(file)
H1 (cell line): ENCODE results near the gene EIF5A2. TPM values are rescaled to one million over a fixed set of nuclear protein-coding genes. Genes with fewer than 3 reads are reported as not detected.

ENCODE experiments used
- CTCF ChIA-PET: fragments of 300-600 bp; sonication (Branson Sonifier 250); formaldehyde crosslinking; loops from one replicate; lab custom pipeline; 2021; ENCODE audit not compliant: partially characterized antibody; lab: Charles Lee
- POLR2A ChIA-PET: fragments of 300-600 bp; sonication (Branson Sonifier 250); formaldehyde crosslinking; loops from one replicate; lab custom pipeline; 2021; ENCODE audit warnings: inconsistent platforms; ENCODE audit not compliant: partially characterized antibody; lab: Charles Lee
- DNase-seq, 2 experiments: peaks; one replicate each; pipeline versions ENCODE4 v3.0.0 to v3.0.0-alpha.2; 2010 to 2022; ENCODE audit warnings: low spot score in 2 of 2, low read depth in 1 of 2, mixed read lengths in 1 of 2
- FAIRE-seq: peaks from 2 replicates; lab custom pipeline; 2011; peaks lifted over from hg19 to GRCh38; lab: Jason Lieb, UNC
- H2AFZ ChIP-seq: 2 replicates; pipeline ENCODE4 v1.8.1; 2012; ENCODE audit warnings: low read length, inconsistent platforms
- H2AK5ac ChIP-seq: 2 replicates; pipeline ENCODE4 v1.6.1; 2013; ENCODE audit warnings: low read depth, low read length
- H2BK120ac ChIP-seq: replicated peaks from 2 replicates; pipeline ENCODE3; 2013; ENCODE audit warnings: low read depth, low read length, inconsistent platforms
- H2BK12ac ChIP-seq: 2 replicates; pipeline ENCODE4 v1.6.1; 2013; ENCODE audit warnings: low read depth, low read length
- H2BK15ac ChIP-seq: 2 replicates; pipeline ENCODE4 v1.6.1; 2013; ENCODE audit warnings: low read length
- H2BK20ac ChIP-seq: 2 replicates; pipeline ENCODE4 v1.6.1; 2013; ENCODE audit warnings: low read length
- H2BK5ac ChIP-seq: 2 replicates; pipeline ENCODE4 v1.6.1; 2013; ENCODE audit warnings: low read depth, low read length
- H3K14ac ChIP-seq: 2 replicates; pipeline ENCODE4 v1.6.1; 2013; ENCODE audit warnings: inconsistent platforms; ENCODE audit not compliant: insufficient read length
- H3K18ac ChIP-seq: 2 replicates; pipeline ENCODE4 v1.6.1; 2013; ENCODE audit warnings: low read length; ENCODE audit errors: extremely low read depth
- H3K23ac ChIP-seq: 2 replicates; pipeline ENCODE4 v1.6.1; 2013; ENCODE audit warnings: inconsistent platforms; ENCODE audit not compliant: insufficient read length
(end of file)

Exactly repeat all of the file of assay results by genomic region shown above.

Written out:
H1 (cell line): ENCODE results near the gene EIF5A2. TPM values are rescaled to one million over a fixed set of nuclear protein-coding genes. Genes with fewer than 3 reads are reported as not detected.

ENCODE experiments used
- CTCF ChIA-PET: fragments of 300-600 bp; sonication (Branson Sonifier 250); formaldehyde crosslinking; loops from one replicate; lab custom pipeline; 2021; ENCODE audit not compliant: partially characterized antibody; lab: Charles Lee
- POLR2A ChIA-PET: fragments of 300-600 bp; sonication (Branson Sonifier 250); formaldehyde crosslinking; loops from one replicate; lab custom pipeline; 2021; ENCODE audit warnings: inconsistent platforms; ENCODE audit not compliant: partially characterized antibody; lab: Charles Lee
- DNase-seq, 2 experiments: peaks; one replicate each; pipeline versions ENCODE4 v3.0.0 to v3.0.0-alpha.2; 2010 to 2022; ENCODE audit warnings: low spot score in 2 of 2, low read depth in 1 of 2, mixed read lengths in 1 of 2
- FAIRE-seq: peaks from 2 replicates; lab custom pipeline; 2011; peaks lifted over from hg19 to GRCh38; lab: Jason Lieb, UNC
- H2AFZ ChIP-seq: 2 replicates; pipeline ENCODE4 v1.8.1; 2012; ENCODE audit warnings: low read length, inconsistent platforms
- H2AK5ac ChIP-seq: 2 replicates; pipeline ENCODE4 v1.6.1; 2013; ENCODE audit warnings: low read depth, low read length
- H2BK120ac ChIP-seq: replicated peaks from 2 replicates; pipeline ENCODE3; 2013; ENCODE audit warnings: low read depth, low read length, inconsistent platforms
- H2BK12ac ChIP-seq: 2 replicates; pipeline ENCODE4 v1.6.1; 2013; ENCODE audit warnings: low read depth, low read length
- H2BK15ac ChIP-seq: 2 replicates; pipeline ENCODE4 v1.6.1; 2013; ENCODE audit warnings: low read length
- H2BK20ac ChIP-seq: 2 replicates; pipeline ENCODE4 v1.6.1; 2013; ENCODE audit warnings: low read length
- H2BK5ac ChIP-seq: 2 replicates; pipeline ENCODE4 v1.6.1; 2013; ENCODE audit warnings: low read depth, low read length
- H3K14ac ChIP-seq: 2 replicates; pipeline ENCODE4 v1.6.1; 2013; ENCODE audit warnings: inconsistent platforms; ENCODE audit not compliant: insufficient read length
- H3K18ac ChIP-seq: 2 replicates; pipeline ENCODE4 v1.6.1; 2013; ENCODE audit warnings: low read length; ENCODE audit errors: extremely low read depth
- H3K23ac ChIP-seq: 2 replicates; pipeline ENCODE4 v1.6.1; 2013; ENCODE audit warnings: inconsistent platforms; ENCODE audit not compliant: insufficient read length